The group was formed in 1972 to provide a service to scientists interested in the use of neutron scattering.
The use of neutron scattering as a means of studying the structure and dynamics of systems has grown continuously since neutrons became available in reasonable quantities from research reactors and accelerator-based sources. Neutrons are now used for research in physics, chemistry, materials science, geology, archeology, catalysis, biology and engineering, both in the academic and industrial environments.
In the UK the neutron scattering field has been extensively supported by provision of facilities at the ISIS Neutron and Muon source at the Rutherford Appleton Laboratory in Oxfordshire, and the Institut Laue-Langevin (ILL) in Grenoble, France. These world-leading accelerator and reactor sources are both funded by the Science and Technology Facilities Council (STFC). In addition, the UK is funding and supporting the construction of the European Spallation Source (ESS) in Lund, Sweden, which will be the most powerful spallation source world-wide once it comes online in 2023.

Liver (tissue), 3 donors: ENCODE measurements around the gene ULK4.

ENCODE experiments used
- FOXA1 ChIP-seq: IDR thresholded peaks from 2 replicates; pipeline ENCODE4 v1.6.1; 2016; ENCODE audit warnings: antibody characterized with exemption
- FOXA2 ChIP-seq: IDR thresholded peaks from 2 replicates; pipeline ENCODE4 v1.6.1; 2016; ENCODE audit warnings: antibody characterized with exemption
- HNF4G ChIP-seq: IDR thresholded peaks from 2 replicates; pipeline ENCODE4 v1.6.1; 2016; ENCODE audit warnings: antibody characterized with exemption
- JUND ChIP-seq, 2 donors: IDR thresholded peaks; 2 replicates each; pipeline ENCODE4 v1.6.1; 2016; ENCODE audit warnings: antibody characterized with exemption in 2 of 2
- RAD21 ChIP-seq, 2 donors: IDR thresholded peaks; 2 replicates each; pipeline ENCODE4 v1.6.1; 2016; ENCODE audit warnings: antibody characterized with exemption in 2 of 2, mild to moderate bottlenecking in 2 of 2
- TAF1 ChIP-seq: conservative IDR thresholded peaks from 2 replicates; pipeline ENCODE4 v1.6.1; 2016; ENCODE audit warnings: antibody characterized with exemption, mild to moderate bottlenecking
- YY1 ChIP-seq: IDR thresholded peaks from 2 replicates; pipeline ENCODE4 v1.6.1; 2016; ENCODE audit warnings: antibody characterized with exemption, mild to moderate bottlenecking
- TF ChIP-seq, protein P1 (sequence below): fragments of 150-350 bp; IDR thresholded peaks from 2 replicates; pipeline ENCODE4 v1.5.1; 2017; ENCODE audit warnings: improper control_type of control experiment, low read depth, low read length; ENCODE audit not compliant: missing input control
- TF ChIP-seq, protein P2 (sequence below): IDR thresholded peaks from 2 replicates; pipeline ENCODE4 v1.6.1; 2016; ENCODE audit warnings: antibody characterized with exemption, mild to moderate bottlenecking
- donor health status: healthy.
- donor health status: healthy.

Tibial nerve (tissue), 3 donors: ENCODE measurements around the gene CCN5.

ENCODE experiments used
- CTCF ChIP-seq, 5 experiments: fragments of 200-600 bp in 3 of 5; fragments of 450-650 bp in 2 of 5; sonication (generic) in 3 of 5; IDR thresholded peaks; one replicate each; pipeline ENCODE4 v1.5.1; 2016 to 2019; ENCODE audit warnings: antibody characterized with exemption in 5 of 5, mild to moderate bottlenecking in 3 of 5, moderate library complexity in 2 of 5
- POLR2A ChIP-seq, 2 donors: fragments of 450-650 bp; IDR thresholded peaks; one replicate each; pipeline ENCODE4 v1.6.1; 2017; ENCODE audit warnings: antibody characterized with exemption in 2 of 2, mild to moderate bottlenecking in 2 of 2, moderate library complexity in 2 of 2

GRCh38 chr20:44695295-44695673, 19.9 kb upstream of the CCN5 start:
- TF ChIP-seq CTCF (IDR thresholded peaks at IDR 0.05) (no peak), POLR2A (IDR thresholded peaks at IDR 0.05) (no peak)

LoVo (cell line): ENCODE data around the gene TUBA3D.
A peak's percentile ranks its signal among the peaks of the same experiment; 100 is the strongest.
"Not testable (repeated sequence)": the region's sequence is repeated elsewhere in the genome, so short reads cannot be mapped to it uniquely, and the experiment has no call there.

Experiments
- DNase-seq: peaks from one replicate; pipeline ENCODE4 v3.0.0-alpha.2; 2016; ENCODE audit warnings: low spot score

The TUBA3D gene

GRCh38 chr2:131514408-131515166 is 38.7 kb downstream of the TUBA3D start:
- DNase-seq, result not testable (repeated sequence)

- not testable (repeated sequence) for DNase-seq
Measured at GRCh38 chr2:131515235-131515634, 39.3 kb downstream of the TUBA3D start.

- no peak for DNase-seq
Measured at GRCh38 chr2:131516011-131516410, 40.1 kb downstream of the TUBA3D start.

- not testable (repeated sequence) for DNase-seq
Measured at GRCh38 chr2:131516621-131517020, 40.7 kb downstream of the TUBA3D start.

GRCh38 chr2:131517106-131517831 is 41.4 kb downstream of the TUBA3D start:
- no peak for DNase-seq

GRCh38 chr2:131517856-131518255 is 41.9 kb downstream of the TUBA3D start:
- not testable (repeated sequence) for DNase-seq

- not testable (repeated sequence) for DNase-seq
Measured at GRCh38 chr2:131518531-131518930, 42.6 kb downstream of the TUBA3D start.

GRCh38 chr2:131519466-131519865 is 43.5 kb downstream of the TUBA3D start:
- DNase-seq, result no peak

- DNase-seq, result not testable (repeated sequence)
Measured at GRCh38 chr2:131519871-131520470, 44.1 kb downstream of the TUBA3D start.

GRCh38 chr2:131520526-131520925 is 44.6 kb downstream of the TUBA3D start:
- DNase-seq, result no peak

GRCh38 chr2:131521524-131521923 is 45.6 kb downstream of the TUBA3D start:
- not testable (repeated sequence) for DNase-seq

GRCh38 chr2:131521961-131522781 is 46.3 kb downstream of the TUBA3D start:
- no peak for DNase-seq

Thanks to engagement in these three major facilities, the NSG represents the interests of UK users of scientific neutron radiation towards our own and other international neutron sources, as well as facilitating the dissemination of new UK neutron science at national and international conferences. Indeed the NSG has representative members from all three facilities and also from the European Neutron Scattering Association. Another principal function of the NSG is to communicate information about the neutron facilities available to as wide an audience as possible, particularly to newer entrants to the field and to those who work in related subjects but who may wish to make use of neutron scattering techniques from time to time. These steps are designed to ensure that the UK neutron user community of the future goes from strength to strength.